Seek the truth “where it is really to be found,” the saint exhorted. “If necessary, be resolved to go against the current of popular opinion and propaganda slogans! Do not be afraid of the love that places clear demands on people. These demands-as you find them in the constant teaching of the Church-are precisely capable of making your love a true love.”
“The Church and humanity entrust to you the great reality of that love which is the basis of marriage, the family and the future. The Church and humanity firmly believe that you will bring about its rebirth; they firmly believe that you will make it beautiful: beautiful in a human and Christian way,” he wrote.
"Growth in stature and in wisdom"
Family bonds that we learn about and develop as young people should lead us to “gradually experience this social bond which is wider than that of the family,” to begin to “share in responsibility for the common good” of all humanity, St. John Paul II wrote. Education plays a vital role, but “the knowledge which frees man does not depend on education alone...though education, the systematic knowledge of reality, should serve the dignity of the human person. It should therefore serve the truth.”
“Youth should be a process of 'growth' bringing with it the gradual accumulation of all that is true, good and beautiful,” he wrote. “To be truly free means to use one's own freedom for what is a true good. Continuing therefore: to be truly free means to be a person of upright conscience, to be responsible, to be a person 'for others'.”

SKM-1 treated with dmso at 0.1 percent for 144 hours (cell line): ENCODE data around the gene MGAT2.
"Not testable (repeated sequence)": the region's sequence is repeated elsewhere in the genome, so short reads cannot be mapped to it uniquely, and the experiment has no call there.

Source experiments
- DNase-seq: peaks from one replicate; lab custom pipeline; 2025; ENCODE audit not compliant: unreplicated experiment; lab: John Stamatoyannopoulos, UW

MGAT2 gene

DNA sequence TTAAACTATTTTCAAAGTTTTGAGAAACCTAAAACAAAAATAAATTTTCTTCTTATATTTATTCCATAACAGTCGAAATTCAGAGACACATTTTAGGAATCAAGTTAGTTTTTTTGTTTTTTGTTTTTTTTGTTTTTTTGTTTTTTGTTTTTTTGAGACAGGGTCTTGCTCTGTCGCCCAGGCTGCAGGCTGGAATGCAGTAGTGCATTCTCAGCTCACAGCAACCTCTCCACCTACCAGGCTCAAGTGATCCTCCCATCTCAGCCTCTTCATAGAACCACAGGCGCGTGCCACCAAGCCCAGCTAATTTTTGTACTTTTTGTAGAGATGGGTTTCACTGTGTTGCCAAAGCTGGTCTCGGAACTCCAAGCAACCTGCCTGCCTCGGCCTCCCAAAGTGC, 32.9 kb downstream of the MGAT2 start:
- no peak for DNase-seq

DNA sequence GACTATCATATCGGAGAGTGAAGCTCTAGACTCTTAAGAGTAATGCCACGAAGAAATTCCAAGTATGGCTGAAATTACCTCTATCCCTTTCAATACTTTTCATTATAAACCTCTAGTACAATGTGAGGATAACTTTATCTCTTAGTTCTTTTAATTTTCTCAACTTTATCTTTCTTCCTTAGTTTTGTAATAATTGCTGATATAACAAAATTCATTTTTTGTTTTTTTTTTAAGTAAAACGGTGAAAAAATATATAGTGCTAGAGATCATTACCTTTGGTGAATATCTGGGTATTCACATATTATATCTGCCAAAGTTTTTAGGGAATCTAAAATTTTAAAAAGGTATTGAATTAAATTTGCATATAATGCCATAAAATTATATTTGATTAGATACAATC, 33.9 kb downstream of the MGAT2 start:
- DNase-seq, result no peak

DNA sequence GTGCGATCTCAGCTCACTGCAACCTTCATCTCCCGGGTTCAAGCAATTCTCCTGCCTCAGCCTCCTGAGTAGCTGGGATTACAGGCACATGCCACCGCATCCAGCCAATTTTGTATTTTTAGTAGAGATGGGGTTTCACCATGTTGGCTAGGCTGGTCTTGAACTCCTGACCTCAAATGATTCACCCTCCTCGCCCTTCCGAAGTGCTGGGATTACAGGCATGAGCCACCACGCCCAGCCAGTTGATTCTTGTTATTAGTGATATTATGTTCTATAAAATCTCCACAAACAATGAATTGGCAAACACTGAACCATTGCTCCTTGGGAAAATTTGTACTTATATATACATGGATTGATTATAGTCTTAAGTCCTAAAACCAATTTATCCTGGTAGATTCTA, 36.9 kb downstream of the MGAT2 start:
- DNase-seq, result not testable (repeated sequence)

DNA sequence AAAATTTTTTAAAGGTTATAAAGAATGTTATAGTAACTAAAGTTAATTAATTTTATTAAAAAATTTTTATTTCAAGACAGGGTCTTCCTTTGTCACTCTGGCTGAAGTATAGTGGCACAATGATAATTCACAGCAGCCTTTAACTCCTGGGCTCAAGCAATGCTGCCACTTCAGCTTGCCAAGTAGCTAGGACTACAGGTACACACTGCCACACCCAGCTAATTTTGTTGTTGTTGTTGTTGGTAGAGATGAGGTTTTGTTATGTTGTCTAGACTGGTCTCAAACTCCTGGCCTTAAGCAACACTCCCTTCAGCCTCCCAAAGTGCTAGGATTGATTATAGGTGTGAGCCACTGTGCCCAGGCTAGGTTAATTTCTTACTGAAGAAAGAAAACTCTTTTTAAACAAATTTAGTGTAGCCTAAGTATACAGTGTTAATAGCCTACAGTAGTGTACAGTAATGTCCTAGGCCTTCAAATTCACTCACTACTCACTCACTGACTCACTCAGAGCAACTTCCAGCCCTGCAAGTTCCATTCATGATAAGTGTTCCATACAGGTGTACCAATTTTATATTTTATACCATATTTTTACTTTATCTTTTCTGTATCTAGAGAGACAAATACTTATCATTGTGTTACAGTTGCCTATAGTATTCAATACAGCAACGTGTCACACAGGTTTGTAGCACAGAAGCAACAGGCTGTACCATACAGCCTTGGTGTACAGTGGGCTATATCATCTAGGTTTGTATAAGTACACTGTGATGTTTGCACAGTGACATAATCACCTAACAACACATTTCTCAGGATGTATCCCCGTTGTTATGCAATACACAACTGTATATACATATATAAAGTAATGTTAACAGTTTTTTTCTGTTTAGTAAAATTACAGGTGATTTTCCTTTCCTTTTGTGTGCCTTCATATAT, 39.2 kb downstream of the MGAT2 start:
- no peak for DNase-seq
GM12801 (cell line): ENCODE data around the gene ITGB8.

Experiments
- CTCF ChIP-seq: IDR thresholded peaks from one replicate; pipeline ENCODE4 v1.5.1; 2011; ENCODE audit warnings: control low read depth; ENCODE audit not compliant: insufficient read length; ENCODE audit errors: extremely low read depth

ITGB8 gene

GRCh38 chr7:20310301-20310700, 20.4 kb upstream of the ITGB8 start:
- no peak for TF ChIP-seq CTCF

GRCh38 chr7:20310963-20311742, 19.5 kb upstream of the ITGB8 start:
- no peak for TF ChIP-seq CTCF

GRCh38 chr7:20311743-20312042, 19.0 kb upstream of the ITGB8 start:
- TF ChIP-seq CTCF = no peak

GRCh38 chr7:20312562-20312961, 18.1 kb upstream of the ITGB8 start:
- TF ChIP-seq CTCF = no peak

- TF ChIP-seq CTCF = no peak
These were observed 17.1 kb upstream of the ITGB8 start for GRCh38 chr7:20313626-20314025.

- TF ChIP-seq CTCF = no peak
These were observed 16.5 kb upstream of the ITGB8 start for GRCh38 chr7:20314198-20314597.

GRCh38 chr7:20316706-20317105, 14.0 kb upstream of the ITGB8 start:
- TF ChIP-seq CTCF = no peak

The pope, at the close of his letter, encourages the young to ask difficult questions in their pursuit of the truth.
“My hope for you young people is that your 'growth in stature and in wisdom' will come about through contact with nature. Make time for this! Do not miss it! Accept too the fatigue and effort that this contact sometimes involves, especially when we wish to attain particularly challenging goals. Such fatigue is creative, and also constitutes the element of healthy relaxation which is as necessary as study and work.”
“I repeat these words of the Mother of God and I address them to you, to each one of you young people: 'Do whatever Christ tells you'.”